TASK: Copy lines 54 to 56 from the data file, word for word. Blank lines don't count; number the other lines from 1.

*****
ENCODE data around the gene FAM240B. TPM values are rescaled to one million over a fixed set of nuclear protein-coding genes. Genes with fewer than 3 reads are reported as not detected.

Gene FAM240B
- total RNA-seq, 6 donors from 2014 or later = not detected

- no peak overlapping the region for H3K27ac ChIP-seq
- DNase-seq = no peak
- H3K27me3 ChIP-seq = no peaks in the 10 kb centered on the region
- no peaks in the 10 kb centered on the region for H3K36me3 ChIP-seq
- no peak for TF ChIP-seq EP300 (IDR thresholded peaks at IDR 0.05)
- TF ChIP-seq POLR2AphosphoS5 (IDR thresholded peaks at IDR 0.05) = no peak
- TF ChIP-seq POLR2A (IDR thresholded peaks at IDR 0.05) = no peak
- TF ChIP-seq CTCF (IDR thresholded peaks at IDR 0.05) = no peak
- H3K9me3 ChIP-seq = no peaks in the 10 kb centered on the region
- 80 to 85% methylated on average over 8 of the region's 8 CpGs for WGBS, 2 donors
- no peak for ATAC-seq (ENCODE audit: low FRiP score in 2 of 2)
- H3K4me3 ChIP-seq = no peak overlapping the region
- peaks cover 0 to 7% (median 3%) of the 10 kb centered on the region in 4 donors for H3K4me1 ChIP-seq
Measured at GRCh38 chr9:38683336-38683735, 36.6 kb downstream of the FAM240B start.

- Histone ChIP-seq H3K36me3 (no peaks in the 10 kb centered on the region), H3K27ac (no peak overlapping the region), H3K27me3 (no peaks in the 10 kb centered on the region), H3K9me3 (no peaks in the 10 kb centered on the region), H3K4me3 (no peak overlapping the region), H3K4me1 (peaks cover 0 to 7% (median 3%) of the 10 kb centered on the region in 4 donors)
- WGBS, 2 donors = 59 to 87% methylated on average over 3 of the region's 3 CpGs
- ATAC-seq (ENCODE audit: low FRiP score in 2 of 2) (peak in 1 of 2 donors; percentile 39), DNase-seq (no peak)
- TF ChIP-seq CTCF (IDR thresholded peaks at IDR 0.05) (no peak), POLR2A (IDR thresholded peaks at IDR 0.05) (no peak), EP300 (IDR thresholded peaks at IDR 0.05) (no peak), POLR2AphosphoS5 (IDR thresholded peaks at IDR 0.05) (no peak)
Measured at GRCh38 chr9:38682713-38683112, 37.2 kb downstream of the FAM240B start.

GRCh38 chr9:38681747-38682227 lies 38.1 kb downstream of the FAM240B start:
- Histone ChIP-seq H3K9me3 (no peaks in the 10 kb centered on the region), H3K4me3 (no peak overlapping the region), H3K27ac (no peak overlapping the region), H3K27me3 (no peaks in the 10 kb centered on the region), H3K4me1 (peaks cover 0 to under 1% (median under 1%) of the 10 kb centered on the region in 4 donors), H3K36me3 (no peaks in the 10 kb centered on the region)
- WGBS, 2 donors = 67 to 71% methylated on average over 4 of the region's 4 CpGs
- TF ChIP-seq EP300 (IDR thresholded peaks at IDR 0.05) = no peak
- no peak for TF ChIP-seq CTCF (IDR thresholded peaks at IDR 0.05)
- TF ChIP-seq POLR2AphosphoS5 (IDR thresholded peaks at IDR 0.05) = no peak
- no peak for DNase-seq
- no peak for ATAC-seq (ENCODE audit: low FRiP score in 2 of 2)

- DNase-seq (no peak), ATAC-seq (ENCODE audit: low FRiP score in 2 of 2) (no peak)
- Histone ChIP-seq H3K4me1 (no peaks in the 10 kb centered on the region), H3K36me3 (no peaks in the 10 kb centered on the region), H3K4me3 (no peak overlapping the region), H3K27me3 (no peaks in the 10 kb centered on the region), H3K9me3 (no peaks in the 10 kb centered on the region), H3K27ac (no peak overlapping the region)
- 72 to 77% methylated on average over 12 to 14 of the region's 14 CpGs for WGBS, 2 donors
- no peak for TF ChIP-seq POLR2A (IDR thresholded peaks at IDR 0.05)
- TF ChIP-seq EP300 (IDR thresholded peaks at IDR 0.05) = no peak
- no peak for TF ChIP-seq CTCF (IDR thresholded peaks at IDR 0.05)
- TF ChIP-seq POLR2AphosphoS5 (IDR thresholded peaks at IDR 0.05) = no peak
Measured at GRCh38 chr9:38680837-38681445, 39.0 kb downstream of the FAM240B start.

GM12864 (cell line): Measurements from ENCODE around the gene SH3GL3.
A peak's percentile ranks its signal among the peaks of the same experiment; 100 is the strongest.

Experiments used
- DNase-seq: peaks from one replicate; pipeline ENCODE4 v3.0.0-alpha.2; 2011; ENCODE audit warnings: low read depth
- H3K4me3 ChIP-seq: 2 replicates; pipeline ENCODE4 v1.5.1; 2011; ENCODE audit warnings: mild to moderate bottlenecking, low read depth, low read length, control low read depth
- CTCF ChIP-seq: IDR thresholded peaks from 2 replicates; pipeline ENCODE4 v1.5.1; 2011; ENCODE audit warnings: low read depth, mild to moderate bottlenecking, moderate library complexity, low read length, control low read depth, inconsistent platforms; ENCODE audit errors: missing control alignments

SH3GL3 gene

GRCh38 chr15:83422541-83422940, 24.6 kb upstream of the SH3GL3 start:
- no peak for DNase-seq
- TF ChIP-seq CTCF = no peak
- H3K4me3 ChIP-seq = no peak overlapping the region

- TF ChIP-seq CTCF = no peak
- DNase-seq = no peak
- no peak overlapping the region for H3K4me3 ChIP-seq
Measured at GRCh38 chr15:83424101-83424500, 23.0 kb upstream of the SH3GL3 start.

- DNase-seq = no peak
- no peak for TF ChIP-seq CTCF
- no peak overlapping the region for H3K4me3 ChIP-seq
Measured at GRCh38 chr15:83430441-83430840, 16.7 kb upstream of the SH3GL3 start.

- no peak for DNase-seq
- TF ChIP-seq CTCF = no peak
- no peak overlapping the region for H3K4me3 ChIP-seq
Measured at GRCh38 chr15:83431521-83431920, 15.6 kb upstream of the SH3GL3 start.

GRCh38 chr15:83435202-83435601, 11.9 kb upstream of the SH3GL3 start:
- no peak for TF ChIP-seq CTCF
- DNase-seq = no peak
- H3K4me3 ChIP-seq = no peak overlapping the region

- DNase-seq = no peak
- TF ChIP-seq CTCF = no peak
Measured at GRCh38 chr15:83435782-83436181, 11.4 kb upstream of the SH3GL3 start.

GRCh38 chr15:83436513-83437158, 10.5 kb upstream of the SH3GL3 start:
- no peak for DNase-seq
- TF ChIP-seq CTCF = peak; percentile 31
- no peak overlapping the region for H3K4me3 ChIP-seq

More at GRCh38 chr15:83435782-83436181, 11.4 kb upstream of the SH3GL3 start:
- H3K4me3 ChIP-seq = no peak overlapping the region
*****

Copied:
- DNase-seq = no peak
- no peak for TF ChIP-seq CTCF
- no peak overlapping the region for H3K4me3 ChIP-seq